Harold Pollack over at TNR has a provocative idea: Whenever the health care bill is finally passed, President Obama should fly to Bill Clinton’s hometown of Hope, Arkansas and sign it there as a way of highlighting the role the Clintons’ effort in 1993, though unsuccessful, nonetheless paved the way for Obama’s almost certain victory on the issue early next year. He notes that Lyndon Johnson went to Independence, Missouri to sign Medicare into law at the Truman Library, highlighting his predeccesor’s effort which also had been unsuccessful.
One of my favorite wise women, Brenda Ueland, once counseled parents exhausted by their energetic children, fed up with endless evening exhortations to get their overly hyper children to bed, thusly:
In a routine search for Catholic news on the Internet this morning, I came across this gem of a story from the Catholic Information Service of Africa.
The Catholic Diocese of Uvira in the Democratic Republic of Congo is building a new hospital in South Kivu, which is near the border with Rwanda and Burundi. Church officials said the hospital is "a symbol of peace among peoples suffering war."
Two bits of the story struck me: "The hospital, while it awaits electricity, will have a large central generator and generator sets for the various smaller pavilions."
While it waits for electricity ... That kind of puts our health care debate into perspective, doesn't it.
And: "There will also be 5 acres of land for agricultural crops (peanuts, maize, cassava, soy plant, beans, peas, legumes), and another 10 hectares to be cultivated to help self-financing of the hospital, available to the families of hospital staff and the sisters."
Today is the feast of Blessed Eugenia Ravasco, 1845-1900.
At the age of 23, she founded the Congregation of the Sisters of the Sacred Hearts of Jesus and Mary.
"Bl. Eugenia Ravasco was wholly concerned with spreading love for the Hearts of Christ and Mary. Contemplating these two Hearts, she was passionately devoted to serving her neighbour and joyfully devoted her whole life to young people and the poor. With foresight, she was able to open herself to the pressing needs of the mission, with special concern for those who had 'fallen away' from the Church.
This past Sunday, I worshiped with an intentional Eucharistic community in the DC area, known as Communitas. Those present customarily share their reflections on the Scriptures after the celebrant offers his reflections.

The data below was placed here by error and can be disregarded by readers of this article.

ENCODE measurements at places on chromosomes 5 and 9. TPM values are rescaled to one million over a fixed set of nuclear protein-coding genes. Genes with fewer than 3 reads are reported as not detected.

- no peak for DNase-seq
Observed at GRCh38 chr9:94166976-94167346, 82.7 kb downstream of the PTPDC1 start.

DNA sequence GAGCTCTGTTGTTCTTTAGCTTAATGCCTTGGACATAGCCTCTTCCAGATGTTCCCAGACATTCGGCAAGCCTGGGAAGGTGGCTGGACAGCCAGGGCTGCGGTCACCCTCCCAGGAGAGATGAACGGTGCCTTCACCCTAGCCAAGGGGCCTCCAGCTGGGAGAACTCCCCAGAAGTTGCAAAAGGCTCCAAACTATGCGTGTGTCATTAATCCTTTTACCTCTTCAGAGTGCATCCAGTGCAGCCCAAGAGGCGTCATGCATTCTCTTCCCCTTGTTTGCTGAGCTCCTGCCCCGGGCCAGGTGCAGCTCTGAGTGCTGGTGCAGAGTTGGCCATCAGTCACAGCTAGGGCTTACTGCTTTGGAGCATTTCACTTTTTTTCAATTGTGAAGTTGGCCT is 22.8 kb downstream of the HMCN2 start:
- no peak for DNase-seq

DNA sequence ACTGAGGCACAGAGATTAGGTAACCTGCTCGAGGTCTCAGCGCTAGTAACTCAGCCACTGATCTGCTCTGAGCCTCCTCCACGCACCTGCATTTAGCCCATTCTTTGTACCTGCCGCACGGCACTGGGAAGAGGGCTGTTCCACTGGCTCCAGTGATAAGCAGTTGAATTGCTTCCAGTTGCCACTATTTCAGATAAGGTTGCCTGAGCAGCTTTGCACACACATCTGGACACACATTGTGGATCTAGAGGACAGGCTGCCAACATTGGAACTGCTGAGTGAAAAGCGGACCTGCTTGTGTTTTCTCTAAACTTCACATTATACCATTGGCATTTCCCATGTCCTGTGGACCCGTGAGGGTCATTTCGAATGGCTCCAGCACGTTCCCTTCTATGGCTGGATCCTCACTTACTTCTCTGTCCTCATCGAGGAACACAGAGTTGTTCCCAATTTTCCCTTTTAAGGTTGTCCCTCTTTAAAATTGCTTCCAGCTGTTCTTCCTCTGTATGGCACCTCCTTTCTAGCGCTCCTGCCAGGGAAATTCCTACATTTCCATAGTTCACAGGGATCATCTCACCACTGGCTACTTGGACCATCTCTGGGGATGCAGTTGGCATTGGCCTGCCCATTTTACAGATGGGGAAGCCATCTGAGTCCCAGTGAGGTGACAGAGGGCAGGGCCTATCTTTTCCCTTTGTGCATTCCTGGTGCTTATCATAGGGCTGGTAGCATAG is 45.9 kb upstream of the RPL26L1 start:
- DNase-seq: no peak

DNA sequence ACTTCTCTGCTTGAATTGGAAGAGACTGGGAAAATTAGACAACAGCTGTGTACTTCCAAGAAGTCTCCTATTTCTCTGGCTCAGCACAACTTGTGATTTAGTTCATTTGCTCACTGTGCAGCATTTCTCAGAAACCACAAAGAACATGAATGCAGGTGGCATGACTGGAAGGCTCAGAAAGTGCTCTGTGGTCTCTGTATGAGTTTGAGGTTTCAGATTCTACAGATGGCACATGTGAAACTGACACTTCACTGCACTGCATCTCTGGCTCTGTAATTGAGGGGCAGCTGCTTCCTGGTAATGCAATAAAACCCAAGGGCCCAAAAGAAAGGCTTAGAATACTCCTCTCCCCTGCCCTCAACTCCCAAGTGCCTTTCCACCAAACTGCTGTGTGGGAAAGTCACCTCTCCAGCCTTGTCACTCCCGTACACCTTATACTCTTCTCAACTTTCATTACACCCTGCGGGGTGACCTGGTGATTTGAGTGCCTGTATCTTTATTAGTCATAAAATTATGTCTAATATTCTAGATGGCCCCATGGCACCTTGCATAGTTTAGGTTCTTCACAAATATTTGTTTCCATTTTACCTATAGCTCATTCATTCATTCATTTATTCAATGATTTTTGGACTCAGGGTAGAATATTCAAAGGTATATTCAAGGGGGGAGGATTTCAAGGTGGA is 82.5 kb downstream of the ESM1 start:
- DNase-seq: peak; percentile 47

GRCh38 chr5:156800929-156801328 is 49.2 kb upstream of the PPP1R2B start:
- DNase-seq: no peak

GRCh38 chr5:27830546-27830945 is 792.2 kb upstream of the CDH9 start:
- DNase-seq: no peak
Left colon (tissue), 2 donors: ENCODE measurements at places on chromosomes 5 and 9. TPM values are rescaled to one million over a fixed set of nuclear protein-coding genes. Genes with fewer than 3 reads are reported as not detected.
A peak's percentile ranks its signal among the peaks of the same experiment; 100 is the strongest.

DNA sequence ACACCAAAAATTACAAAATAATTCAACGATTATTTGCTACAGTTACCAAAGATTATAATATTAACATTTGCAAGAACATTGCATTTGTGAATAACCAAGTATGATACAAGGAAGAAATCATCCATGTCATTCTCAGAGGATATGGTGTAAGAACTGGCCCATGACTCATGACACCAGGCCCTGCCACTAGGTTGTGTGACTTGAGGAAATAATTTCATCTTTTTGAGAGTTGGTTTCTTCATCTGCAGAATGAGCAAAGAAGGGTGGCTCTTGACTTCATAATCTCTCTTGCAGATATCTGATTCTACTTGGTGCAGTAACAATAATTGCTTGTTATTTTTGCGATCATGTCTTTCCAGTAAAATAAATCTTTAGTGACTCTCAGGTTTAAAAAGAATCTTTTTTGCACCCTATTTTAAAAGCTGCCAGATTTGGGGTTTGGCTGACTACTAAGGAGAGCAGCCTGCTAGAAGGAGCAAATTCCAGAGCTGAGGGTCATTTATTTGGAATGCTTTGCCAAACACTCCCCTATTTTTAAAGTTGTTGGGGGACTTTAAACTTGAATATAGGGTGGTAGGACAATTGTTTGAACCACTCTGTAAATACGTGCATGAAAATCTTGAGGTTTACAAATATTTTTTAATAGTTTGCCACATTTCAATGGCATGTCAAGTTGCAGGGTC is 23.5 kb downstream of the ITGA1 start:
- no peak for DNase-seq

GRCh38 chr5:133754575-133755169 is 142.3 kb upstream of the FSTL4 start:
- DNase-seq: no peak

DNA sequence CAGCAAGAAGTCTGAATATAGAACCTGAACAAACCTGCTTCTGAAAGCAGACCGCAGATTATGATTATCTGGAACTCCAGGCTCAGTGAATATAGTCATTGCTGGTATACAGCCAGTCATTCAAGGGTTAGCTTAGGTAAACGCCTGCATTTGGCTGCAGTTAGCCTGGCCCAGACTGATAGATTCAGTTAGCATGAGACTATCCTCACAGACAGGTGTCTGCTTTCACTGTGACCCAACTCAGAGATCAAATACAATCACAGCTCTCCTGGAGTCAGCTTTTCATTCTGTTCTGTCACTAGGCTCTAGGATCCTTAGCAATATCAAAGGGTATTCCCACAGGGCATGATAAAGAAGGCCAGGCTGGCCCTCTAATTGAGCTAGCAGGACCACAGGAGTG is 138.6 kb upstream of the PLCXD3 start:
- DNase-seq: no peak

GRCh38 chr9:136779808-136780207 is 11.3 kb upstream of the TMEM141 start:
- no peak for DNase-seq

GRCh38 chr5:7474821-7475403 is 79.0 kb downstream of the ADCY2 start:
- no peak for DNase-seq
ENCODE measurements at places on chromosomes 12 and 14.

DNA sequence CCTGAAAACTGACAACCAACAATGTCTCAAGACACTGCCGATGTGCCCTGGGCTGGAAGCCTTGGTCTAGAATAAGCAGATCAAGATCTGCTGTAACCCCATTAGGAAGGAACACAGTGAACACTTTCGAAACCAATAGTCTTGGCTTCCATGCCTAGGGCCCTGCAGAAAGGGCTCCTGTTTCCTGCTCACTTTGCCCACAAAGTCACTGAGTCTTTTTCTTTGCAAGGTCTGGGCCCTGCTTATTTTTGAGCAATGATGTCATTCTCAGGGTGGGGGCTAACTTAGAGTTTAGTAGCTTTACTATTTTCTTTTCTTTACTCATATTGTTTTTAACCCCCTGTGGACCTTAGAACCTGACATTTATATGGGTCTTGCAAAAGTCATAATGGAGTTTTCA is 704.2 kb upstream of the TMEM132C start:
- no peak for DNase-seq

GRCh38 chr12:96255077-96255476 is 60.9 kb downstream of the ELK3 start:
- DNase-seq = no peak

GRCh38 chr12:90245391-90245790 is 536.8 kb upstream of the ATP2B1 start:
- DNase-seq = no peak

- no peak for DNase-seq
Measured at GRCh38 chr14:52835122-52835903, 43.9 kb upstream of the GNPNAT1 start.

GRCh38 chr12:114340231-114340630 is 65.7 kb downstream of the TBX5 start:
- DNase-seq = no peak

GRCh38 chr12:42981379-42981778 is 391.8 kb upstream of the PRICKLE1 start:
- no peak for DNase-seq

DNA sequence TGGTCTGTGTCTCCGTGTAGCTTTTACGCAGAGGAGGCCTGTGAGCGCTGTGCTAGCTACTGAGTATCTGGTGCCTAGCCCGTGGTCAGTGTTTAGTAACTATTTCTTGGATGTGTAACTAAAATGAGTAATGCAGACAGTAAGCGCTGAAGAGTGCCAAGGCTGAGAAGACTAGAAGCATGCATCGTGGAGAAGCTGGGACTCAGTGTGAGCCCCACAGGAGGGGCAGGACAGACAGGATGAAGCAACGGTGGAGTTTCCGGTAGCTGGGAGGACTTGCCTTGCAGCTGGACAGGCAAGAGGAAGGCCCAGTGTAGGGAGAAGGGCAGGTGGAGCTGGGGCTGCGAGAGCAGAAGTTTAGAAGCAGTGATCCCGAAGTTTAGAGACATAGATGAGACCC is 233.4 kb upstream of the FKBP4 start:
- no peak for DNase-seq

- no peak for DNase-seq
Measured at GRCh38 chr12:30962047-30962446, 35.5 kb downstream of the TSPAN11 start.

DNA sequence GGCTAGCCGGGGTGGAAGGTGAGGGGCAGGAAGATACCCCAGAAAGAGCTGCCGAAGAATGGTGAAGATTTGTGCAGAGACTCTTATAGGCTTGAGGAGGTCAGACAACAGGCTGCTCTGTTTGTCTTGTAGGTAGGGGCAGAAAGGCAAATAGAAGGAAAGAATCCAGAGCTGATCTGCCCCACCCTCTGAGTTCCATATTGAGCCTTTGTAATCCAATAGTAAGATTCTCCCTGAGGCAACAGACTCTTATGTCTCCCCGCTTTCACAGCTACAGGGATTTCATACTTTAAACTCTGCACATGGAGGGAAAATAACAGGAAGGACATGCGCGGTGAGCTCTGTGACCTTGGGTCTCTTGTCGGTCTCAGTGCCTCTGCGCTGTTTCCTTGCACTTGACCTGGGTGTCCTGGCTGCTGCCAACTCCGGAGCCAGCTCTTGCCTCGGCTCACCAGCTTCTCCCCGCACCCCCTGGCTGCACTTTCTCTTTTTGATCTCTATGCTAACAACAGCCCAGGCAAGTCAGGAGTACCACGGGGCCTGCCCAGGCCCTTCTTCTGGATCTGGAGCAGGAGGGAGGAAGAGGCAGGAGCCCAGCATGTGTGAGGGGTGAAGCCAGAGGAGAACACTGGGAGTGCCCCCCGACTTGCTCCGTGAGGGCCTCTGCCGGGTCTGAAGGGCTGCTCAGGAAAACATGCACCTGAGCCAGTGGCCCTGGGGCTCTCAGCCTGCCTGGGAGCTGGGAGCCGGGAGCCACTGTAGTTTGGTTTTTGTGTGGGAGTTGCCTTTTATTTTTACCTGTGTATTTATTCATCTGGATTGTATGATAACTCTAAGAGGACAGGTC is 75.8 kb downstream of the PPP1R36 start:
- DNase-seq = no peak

Sunday was, of course, the celebration of the Holy Family, and the celebrant raised up the Scripture passage about a follower of Jesus leaving family to follow him, even though that was not the gospel passage for the day.
I realized that I had never really warmed up to that passage. It juxtaposes values that are most often not in major conflict. Most of us work out the meaning of our faith in the context of family, not in opposition to it.
Republicans have been crying foul. They charge President Obama will failing to include them, with spurning bipartisanship. They say that a major policy initiative like health care reform should not be enacted on a party-line vote and point to the fact that Social Security was enacted with bipartisan support as were Medicare and Medicaid.
Miracle-challenged, I guess you could call me. A devout nonbeliever in the tooth fairy, winning the lottery, the accuracy of ouija boards, A Course in Miracles, Medjugorge, personally I have never beheld a vision, seen a statue weep, been dealt a royal flush in poker, witnessed a UFO or even a spoon-bending. As a Catholic kid I heard, and didn't buy, the Fatima tales that included the sun spinning in the sky overhead like the ultimate Texas baton twirl. To me, "miracles" seem to say more about human sociology than about theology.
Ignoring the laughable astronomical misunderstanding, the Fatima story, for example, may validate your faith ticket with a hefty punch, but at heart shows the spirituality of a bully or terrorist. The Source of Life and the Universe spun the sun like a top to confound some two-bit Portuguese communists but refuses to nudge nature's laws a millimeter when an innocent child is slain by random shrapnel in one of the world's many wars or beaten to a raw bloody death by Rwandan thugs? Given a choice, in which scenario would you root for some divine breaking of the laws of physics? And what do such attributed behaviors say about God?
An Oblate priest who has long protested against America’s nuclear weapons arsenal was found guilty Dec. 21 of criminal mischief and trespassing on government property at the site of a nuclear missile silo in northern Colorado.
Father Carl Kabat, 76, was sentenced by Weld County Court Judge Dana Nichols to time served — 137 days — after his Aug. 6 arrest at the silo near New Raymer, Colo.
In Tamil Nadu, southeast India, the tsunami tragedy of 2004 is still weighing heavily on widows, orphans and smallscale fisherfolk, according to this report from the Italian mission news agency, AsiaNews.it.
Fr P. A. Santhanam, a Jesuit priest and lawyer, was among the first responders to the coastal district of Kanyakumari district in the Indian State of Tamil Nadu. He didn't bring aid though; he brought a team of legal aid lawyers, because he knew that the survivors would need legal representation just as keenly as they needed food and shelter.
Five years on, the aid groups have pretty much packed up and left. Santhanam's legal team, though is still on the job, helping fisherfolk fight for housing and fishing rights and against political forces that would either forget them or take advantage of their tragedy.